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Do you know this very special moment of the first impression? According to studies, we make a judgment about whether a person is likeable or unlikeable within 100 milliseconds to 30 seconds. But why is that and can we still influence how the first impression turns out?

 

What influences the first impression

We all know: First impressions last. That’s why it’s crucial to know how we can influence it positively. In my job, I get to know new people all the time. As such, it’s nothing out of the ordinary, and yet it’s a very special moment every time. The moment of the first impression. But what shapes it? Our previous experiences and adventures. Unconsciously, we categorize a person based on their body language (gestures and facial expressions), posture, voice, language and choice of words, and even clothing style and scent.

It is important to emphasize that body language, our voice and smell are far more crucial than what we say. This hardly matters at all. Accordingly, sensory stimuli are much more important than words, at least as far as first impressions are concerned. We may always be aware that we are all biased when we meet unknown people. All that we have experienced so far in connection with other people influences both our behavior and how the first impression of a person turns out.

 

Why trust plays a crucial role

In the professional context, however, there are additional factors. I quickly ask myself the question: Can I trust this person? Trust is probably by far the most important thing. My counterpart will also ask himself at the moment of first meeting: Can I trust this person and is he well-disposed toward me? Only when this first impression is positive and I have a good gut feeling do I take a closer look at a person I have never met before. Only then do I ask myself whether I can recognize the abilities of this person. And whether he or she also appears to be sufficiently competent.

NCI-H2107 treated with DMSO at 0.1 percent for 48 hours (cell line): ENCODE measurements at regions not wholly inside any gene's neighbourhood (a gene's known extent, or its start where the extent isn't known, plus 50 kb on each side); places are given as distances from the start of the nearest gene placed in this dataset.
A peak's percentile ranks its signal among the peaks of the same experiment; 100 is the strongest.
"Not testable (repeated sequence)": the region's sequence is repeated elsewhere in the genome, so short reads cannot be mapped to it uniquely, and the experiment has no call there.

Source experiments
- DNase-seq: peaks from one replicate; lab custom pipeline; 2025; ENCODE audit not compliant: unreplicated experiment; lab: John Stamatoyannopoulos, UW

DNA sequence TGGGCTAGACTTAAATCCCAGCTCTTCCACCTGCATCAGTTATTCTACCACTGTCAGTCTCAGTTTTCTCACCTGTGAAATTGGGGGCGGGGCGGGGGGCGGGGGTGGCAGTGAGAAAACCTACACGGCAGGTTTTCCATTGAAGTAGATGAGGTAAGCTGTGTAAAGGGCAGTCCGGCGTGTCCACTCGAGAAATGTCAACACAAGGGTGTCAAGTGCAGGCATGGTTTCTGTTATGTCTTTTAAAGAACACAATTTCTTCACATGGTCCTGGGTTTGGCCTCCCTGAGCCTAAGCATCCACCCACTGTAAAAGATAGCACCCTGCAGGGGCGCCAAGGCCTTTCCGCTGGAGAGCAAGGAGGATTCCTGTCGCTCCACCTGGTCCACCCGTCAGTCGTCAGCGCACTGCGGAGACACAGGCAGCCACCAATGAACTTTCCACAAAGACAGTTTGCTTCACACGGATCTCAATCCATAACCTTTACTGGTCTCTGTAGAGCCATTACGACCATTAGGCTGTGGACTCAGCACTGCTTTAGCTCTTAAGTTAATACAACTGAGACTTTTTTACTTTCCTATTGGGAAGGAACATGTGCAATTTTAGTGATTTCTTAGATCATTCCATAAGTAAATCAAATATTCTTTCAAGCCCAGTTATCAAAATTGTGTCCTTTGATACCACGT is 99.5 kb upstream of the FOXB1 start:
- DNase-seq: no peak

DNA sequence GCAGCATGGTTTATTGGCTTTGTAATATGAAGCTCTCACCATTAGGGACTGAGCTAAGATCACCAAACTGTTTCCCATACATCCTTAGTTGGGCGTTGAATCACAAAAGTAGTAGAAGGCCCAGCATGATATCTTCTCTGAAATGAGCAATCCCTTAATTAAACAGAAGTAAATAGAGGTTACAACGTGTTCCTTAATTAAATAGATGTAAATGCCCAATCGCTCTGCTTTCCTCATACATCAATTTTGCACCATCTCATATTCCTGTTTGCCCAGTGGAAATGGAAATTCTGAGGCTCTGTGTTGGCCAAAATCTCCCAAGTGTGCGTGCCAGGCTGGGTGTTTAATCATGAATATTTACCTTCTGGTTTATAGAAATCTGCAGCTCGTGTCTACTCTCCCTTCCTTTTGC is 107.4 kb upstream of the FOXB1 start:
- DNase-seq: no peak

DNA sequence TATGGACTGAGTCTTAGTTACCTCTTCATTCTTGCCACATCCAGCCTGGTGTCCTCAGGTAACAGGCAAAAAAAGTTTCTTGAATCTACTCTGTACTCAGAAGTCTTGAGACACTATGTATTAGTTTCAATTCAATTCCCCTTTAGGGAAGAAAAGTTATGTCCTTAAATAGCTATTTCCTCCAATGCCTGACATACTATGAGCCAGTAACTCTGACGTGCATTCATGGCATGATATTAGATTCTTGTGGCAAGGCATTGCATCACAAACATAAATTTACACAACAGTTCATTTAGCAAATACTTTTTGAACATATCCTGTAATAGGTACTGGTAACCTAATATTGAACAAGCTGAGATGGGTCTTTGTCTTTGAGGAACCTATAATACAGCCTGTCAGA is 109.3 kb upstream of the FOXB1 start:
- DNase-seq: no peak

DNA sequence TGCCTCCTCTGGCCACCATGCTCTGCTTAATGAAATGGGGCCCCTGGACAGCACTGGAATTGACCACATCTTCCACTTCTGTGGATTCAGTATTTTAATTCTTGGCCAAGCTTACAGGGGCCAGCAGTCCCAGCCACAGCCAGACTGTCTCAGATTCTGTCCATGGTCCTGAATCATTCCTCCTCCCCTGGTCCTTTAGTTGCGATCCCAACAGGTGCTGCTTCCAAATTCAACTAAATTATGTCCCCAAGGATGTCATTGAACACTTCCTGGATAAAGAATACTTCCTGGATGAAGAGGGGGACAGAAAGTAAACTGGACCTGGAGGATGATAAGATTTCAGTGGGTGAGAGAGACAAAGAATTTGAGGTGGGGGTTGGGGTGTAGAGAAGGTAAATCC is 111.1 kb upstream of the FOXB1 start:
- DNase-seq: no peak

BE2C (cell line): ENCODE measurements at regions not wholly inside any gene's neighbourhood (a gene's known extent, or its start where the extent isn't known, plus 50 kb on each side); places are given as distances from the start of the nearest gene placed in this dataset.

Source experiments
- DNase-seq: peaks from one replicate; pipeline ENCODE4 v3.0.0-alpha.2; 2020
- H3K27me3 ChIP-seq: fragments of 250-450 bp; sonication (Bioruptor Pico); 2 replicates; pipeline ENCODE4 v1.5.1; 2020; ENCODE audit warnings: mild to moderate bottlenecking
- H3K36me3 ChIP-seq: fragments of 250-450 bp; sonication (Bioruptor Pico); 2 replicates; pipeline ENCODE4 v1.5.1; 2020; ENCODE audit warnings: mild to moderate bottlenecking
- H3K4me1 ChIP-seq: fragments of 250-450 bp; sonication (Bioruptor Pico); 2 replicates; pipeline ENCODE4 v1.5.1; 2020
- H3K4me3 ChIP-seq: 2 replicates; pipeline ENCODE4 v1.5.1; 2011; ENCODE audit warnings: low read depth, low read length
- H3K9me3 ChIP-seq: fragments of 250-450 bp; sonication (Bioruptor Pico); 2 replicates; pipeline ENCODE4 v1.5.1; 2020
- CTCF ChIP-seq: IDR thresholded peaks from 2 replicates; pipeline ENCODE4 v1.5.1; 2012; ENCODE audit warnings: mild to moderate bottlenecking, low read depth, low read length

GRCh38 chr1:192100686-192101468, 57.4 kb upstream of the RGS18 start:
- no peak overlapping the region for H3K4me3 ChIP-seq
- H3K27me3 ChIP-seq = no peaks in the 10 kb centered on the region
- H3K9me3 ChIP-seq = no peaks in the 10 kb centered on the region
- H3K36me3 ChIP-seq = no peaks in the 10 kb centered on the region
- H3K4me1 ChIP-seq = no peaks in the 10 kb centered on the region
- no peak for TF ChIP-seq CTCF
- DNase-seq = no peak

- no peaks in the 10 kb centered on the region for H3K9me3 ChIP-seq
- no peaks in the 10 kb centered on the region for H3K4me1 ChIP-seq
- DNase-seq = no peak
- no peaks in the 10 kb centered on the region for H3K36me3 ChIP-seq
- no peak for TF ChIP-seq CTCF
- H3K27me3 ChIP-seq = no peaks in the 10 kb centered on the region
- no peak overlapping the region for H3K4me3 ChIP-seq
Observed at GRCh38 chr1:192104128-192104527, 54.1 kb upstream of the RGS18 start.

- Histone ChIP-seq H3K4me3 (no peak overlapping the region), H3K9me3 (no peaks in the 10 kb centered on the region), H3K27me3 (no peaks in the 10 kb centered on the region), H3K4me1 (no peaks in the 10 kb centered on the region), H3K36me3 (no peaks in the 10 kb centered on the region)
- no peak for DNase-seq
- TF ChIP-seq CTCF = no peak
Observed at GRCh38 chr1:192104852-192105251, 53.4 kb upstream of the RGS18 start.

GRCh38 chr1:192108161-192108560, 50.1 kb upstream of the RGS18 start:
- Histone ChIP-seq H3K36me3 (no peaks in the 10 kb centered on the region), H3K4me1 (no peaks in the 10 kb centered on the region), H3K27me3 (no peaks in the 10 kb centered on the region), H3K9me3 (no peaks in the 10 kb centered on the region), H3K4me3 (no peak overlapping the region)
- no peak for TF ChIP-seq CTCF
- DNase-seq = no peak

A large number of studies show that around 85% of people pay attention to these characteristics at the first professional meeting. My personal experience teaches me that trust (and thus confidence building) is the most important factor. For competence to matter, people must first trust each other. If they don’t, people tend to perceive competence as something negative. You probably know this; a trustworthy, warm-hearted person who is also strong in other ways evokes admiration. But it is only when a tangible level of trust has been achieved that this strength becomes a positive.

 

How to make a positive first impression

If I could only give you one piece of advice, it would be this: Free yourself from pressure and be yourself. The more uptight you are in a get-to-know-you situation, the more difficult it will be to convey confidence, let alone competence. A healthy dose of self-confidence will enable you to face your business contact calmly and confidently. And how can you do this more easily than with a smile? A friendly smile connects. We are more likely to remember smiling people and rate them better.

In addition, pay attention to positive body language. If your gestures, facial expressions and tone of voice are characterized by openness and goodwill, this has a positive influence on how you are perceived by the other person. Maintain eye contact and turn toward your new contact. This signals genuine interest and open-mindedness. You appear confident and instantly more likeable when you maintain eye contact.